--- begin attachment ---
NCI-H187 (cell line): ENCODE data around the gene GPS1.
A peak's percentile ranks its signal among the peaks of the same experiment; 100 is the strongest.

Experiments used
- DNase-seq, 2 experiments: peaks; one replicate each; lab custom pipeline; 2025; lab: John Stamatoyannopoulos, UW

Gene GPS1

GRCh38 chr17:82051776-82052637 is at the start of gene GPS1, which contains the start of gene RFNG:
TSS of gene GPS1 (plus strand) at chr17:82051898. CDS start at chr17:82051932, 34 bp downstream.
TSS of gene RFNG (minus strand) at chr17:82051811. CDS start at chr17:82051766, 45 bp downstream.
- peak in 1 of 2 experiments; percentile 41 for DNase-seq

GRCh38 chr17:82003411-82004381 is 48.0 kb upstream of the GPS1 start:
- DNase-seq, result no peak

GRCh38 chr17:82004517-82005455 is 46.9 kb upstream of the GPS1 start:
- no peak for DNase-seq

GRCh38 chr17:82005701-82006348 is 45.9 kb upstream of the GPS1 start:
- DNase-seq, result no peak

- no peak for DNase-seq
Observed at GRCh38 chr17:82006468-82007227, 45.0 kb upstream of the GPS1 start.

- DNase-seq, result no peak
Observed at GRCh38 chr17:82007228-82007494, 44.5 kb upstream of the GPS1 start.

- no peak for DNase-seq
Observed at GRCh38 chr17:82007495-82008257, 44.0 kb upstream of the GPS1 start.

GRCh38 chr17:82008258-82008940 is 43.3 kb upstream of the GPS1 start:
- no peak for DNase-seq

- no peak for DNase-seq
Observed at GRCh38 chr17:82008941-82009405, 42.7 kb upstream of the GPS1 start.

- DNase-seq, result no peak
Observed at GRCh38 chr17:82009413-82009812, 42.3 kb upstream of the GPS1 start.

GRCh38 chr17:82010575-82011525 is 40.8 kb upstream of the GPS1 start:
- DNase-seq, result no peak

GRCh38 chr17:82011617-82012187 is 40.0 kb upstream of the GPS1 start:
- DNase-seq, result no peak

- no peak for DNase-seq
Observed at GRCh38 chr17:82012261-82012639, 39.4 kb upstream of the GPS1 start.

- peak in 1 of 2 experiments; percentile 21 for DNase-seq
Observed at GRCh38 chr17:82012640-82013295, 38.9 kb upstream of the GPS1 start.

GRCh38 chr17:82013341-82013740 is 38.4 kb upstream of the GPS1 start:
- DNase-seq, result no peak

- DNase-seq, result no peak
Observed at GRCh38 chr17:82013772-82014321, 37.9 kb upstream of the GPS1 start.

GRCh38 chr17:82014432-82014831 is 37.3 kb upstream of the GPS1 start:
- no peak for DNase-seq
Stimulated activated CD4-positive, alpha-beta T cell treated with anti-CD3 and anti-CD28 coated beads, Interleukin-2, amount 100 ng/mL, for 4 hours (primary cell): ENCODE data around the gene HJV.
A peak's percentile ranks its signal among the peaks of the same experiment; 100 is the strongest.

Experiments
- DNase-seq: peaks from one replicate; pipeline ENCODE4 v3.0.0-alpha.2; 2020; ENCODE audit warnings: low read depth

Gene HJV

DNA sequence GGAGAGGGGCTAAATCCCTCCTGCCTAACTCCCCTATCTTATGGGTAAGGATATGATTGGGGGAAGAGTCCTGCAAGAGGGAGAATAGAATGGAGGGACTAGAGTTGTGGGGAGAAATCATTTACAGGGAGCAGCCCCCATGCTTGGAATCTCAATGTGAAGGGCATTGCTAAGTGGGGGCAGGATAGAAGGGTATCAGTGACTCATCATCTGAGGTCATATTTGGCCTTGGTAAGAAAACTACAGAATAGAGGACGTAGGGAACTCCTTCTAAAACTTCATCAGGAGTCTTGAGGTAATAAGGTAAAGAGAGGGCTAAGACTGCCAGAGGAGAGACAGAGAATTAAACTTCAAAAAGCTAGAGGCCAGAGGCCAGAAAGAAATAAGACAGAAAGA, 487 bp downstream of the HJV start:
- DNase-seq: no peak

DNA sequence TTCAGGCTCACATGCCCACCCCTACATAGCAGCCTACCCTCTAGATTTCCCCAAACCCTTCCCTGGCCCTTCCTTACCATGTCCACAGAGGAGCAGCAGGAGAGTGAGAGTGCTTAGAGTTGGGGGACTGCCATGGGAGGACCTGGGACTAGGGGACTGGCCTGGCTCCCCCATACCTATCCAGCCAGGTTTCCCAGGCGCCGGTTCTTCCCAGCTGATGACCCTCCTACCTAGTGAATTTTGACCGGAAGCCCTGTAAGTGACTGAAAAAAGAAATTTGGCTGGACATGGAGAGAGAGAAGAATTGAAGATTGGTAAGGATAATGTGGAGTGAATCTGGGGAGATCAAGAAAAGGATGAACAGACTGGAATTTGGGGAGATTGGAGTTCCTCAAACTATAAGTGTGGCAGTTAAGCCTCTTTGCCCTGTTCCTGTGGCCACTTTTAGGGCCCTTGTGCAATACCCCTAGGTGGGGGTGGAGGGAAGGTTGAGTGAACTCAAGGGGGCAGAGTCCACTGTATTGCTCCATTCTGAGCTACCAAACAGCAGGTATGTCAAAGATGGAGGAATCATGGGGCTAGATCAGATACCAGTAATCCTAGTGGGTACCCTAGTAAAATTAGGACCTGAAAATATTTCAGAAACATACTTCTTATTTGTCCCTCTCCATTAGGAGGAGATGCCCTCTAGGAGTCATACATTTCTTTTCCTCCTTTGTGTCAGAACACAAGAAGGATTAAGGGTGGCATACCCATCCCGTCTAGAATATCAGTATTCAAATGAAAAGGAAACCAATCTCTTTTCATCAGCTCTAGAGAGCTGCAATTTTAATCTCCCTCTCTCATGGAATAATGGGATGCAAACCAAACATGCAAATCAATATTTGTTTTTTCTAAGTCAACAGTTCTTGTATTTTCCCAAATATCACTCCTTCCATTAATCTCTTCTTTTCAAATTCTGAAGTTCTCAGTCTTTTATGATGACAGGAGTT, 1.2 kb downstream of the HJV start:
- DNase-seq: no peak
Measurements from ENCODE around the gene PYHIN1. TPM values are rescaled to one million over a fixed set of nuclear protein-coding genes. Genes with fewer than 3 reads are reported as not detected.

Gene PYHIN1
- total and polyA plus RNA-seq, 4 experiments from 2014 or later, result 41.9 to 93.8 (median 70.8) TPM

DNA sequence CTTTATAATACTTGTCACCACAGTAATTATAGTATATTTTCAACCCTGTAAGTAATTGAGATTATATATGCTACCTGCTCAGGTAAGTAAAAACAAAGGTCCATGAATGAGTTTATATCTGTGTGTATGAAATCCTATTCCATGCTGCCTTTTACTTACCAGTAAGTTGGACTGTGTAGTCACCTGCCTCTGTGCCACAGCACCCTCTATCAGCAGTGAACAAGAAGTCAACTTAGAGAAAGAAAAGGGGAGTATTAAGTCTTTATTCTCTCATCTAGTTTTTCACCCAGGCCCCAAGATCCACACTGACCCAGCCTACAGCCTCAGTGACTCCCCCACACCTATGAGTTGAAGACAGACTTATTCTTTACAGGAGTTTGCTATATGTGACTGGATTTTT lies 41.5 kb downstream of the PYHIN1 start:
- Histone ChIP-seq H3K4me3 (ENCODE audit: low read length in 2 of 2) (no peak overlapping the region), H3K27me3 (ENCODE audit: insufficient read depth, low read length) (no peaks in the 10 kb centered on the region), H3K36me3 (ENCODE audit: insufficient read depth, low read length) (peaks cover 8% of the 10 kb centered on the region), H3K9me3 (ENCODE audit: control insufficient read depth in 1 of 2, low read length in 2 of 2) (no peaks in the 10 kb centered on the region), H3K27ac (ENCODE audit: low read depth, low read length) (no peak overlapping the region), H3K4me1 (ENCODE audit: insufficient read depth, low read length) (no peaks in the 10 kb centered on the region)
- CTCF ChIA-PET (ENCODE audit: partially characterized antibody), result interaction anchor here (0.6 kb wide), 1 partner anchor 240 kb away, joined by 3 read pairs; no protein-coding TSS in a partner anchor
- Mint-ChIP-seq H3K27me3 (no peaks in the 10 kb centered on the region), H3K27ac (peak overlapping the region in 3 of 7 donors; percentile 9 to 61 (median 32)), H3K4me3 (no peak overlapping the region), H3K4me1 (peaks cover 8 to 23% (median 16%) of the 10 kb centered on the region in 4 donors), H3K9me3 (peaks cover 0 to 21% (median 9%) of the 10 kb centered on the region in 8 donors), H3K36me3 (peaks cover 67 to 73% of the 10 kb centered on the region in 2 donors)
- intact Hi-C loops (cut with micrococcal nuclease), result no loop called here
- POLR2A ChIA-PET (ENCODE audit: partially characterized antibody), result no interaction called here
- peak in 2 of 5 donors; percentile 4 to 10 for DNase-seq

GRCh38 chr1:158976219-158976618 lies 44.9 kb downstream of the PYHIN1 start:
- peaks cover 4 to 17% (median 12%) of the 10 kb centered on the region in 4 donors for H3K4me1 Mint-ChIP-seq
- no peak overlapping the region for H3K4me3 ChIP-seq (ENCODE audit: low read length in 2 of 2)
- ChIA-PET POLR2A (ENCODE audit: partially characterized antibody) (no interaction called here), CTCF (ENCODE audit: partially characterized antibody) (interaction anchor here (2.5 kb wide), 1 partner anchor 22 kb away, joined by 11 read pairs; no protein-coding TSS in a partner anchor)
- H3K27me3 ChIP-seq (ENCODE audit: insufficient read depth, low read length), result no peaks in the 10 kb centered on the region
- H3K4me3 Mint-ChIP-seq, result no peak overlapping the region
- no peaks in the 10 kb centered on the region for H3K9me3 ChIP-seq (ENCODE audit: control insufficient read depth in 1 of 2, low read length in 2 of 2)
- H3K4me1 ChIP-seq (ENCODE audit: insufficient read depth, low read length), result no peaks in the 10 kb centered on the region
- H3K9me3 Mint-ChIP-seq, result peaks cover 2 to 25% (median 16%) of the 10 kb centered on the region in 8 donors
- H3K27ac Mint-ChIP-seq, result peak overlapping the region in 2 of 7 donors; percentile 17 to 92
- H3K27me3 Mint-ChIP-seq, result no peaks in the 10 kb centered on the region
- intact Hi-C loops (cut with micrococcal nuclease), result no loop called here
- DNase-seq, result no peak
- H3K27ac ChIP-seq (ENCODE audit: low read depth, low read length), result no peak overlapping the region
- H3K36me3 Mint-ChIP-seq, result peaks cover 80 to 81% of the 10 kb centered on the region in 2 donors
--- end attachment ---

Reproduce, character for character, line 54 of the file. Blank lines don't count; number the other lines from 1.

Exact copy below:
DNA sequence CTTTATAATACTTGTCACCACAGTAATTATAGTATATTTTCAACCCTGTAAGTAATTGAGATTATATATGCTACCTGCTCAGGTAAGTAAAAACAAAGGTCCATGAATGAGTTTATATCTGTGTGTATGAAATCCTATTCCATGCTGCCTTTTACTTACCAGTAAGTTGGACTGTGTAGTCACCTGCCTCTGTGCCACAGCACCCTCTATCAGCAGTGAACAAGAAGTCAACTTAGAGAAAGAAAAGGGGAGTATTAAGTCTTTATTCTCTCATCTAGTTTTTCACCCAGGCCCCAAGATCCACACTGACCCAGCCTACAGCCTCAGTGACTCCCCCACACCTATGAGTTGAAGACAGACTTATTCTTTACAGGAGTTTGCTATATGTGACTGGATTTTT lies 41.5 kb downstream of the PYHIN1 start: